Dress circle

Dress circle
Circle Cir"cle (s[~e]r"k'l), n. [OE. cercle, F. cercle, fr. L. circulus (Whence also AS. circul), dim. of circus circle, akin to Gr. kri`kos, ki`rkos, circle, ring. Cf. {Circus}, {Circum-}.] [1913 Webster] 1. A plane figure, bounded by a single curve line called its circumference, every part of which is equally distant from a point within it, called the center. [1913 Webster]

2. The line that bounds such a figure; a circumference; a ring. [1913 Webster]

3. (Astron.) An instrument of observation, the graduated limb of which consists of an entire circle. [1913 Webster]

Note: When it is fixed to a wall in an observatory, it is called a {mural circle}; when mounted with a telescope on an axis and in Y's, in the plane of the meridian, a {meridian circle} or {transit circle}; when involving the principle of reflection, like the sextant, a {reflecting circle}; and when that of repeating an angle several times continuously along the graduated limb, a {repeating circle}. [1913 Webster]

4. A round body; a sphere; an orb. [1913 Webster]

It is he that sitteth upon the circle of the earth. --Is. xi. 22. [1913 Webster]

5. Compass; circuit; inclosure. [1913 Webster]

In the circle of this forest. --Shak. [1913 Webster]

6. A company assembled, or conceived to assemble, about a central point of interest, or bound by a common tie; a class or division of society; a coterie; a set. [1913 Webster]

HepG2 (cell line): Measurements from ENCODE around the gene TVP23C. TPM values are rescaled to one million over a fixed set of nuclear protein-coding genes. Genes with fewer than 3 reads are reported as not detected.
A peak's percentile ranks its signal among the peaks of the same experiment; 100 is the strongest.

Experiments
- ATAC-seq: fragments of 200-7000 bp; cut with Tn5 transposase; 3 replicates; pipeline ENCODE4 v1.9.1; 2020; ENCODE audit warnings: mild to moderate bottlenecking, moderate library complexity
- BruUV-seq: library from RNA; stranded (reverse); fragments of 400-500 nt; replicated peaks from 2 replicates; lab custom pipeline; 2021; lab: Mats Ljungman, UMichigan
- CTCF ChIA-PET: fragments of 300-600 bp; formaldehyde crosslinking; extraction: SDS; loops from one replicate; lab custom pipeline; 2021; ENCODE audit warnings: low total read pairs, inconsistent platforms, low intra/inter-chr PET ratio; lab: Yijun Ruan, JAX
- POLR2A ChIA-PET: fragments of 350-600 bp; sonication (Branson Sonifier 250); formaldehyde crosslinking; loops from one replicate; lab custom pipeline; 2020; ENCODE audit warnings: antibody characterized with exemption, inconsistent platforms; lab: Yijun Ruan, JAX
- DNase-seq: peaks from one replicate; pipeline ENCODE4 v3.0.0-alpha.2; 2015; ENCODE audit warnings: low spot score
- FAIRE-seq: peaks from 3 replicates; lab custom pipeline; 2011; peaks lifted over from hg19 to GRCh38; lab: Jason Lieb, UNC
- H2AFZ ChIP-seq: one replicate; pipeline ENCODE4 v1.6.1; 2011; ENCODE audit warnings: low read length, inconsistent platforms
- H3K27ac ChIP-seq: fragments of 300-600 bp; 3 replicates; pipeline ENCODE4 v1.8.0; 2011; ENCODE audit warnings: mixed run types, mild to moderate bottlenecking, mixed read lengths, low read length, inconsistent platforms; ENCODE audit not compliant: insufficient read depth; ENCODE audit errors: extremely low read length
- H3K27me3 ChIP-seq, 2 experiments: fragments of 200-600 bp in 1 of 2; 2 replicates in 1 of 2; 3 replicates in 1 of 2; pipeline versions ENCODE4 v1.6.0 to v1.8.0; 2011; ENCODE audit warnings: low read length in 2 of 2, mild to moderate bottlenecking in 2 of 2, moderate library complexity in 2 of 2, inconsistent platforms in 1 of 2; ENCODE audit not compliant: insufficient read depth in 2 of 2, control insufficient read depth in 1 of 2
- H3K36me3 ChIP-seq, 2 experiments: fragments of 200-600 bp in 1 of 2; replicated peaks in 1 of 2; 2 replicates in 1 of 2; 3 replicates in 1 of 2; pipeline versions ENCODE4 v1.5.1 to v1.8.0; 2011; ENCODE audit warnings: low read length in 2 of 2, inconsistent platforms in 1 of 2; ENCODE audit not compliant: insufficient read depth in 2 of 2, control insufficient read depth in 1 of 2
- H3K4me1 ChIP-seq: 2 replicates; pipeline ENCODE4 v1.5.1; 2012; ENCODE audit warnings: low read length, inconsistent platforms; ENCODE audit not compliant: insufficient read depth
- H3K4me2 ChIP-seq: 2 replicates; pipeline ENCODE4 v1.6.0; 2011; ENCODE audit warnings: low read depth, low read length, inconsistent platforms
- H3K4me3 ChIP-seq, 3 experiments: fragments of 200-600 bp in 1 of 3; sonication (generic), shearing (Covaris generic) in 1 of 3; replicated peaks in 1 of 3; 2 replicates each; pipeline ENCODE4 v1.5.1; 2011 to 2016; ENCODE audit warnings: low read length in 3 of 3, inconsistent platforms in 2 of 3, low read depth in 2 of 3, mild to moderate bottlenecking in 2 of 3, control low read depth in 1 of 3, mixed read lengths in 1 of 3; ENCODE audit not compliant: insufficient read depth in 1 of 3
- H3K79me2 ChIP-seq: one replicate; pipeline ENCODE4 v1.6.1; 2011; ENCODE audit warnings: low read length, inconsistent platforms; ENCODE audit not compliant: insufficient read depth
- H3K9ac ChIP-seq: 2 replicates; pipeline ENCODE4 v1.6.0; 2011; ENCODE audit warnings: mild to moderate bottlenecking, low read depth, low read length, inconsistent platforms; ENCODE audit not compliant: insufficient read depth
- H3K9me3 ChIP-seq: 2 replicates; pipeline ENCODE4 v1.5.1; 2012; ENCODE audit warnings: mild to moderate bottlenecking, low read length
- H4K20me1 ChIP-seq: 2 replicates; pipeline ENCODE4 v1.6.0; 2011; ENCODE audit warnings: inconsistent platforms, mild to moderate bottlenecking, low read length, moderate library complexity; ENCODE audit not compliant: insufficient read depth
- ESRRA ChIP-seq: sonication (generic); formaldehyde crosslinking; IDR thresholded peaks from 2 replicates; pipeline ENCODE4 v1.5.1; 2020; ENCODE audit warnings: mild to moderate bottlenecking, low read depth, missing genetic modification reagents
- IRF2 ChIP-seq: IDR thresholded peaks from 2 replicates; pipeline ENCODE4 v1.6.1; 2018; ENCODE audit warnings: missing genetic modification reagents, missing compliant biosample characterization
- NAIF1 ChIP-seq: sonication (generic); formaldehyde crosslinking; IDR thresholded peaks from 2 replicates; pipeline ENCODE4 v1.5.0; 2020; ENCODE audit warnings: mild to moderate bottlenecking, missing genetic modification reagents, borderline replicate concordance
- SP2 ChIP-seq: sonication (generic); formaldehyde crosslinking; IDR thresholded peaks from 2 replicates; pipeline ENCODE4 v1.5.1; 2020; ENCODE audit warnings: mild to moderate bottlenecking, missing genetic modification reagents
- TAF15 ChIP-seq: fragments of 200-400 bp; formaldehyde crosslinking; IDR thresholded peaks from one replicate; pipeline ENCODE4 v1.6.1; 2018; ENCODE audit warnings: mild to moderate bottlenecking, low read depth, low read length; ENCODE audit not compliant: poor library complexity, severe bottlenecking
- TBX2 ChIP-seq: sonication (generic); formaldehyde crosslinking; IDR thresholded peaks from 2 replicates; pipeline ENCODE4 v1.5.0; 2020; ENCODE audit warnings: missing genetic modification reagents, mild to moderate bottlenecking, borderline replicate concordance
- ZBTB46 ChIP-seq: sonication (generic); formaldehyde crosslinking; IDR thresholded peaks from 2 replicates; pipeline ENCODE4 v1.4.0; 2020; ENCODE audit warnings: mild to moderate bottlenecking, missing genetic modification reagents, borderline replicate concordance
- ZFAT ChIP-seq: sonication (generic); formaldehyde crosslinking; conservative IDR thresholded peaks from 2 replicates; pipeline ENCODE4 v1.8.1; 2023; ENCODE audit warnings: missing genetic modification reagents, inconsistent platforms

As his name gradually became known, the circle of his acquaintance widened. --Macaulay. [1913 Webster]

7. A circular group of persons; a ring. [1913 Webster]

8. A series ending where it begins, and repeating itself. [1913 Webster]

Thus in a circle runs the peasant's pain. --Dryden. [1913 Webster]

9. (Logic) A form of argument in which two or more unproved statements are used to prove each other; inconclusive reasoning. [1913 Webster]

That heavy bodies descend by gravity; and, again, that gravity is a quality whereby a heavy body descends, is an impertinent circle and teaches nothing. --Glanvill. [1913 Webster]

10. Indirect form of words; circumlocution. [R.] [1913 Webster]

Has he given the lie, In circle, or oblique, or semicircle. --J. Fletcher. [1913 Webster]

11. A territorial division or district. [1913 Webster]


{The Circles of the Holy Roman Empire}, ten in number, were those principalities or provinces which had seats in the German Diet. [1913 Webster]

{Azimuth circle}. See under {Azimuth}.

{Circle of altitude} (Astron.), a circle parallel to the horizon, having its pole in the zenith; an almucantar.

{Circle of curvature}. See {Osculating circle of a curve} (Below).

{Circle of declination}. See under {Declination}.

{Circle of latitude}. (a) (Astron.) A great circle perpendicular to the plane of the ecliptic, passing through its poles. (b) (Spherical Projection) A small circle of the sphere whose plane is perpendicular to the axis.

{Circles of longitude}, lesser circles parallel to the ecliptic, diminishing as they recede from it.

{Circle of perpetual apparition}, at any given place, the boundary of that space around the elevated pole, within which the stars never set. Its distance from the pole is equal to the latitude of the place.

{Circle of perpetual occultation}, at any given place, the boundary of the space around the depressed pole, within which the stars never rise.